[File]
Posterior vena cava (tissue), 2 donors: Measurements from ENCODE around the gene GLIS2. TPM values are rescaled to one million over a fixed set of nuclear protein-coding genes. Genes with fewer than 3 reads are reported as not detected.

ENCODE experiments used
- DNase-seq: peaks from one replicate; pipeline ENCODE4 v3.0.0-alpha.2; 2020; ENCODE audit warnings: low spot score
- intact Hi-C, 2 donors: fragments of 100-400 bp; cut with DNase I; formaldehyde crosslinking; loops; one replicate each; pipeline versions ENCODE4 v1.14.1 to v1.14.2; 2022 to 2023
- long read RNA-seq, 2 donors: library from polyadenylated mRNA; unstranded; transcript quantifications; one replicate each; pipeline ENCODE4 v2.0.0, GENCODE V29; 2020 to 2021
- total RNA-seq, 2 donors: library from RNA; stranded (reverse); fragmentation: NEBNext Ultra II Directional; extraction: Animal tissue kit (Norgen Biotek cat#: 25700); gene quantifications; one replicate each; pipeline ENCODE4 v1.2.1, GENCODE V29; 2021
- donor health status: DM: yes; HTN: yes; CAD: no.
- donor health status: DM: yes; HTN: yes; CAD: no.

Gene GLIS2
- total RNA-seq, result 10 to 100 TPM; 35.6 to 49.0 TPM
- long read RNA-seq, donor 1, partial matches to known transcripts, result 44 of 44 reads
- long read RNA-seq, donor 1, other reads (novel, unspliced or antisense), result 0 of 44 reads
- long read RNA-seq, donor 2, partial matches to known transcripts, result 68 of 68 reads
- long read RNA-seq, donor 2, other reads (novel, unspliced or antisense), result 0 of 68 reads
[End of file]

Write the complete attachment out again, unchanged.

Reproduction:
Posterior vena cava (tissue), 2 donors: Measurements from ENCODE around the gene GLIS2. TPM values are rescaled to one million over a fixed set of nuclear protein-coding genes. Genes with fewer than 3 reads are reported as not detected.

ENCODE experiments used
- DNase-seq: peaks from one replicate; pipeline ENCODE4 v3.0.0-alpha.2; 2020; ENCODE audit warnings: low spot score
- intact Hi-C, 2 donors: fragments of 100-400 bp; cut with DNase I; formaldehyde crosslinking; loops; one replicate each; pipeline versions ENCODE4 v1.14.1 to v1.14.2; 2022 to 2023
- long read RNA-seq, 2 donors: library from polyadenylated mRNA; unstranded; transcript quantifications; one replicate each; pipeline ENCODE4 v2.0.0, GENCODE V29; 2020 to 2021
- total RNA-seq, 2 donors: library from RNA; stranded (reverse); fragmentation: NEBNext Ultra II Directional; extraction: Animal tissue kit (Norgen Biotek cat#: 25700); gene quantifications; one replicate each; pipeline ENCODE4 v1.2.1, GENCODE V29; 2021
- donor health status: DM: yes; HTN: yes; CAD: no.
- donor health status: DM: yes; HTN: yes; CAD: no.

Gene GLIS2
- total RNA-seq, result 10 to 100 TPM; 35.6 to 49.0 TPM
- long read RNA-seq, donor 1, partial matches to known transcripts, result 44 of 44 reads
- long read RNA-seq, donor 1, other reads (novel, unspliced or antisense), result 0 of 44 reads
- long read RNA-seq, donor 2, partial matches to known transcripts, result 68 of 68 reads
- long read RNA-seq, donor 2, other reads (novel, unspliced or antisense), result 0 of 68 reads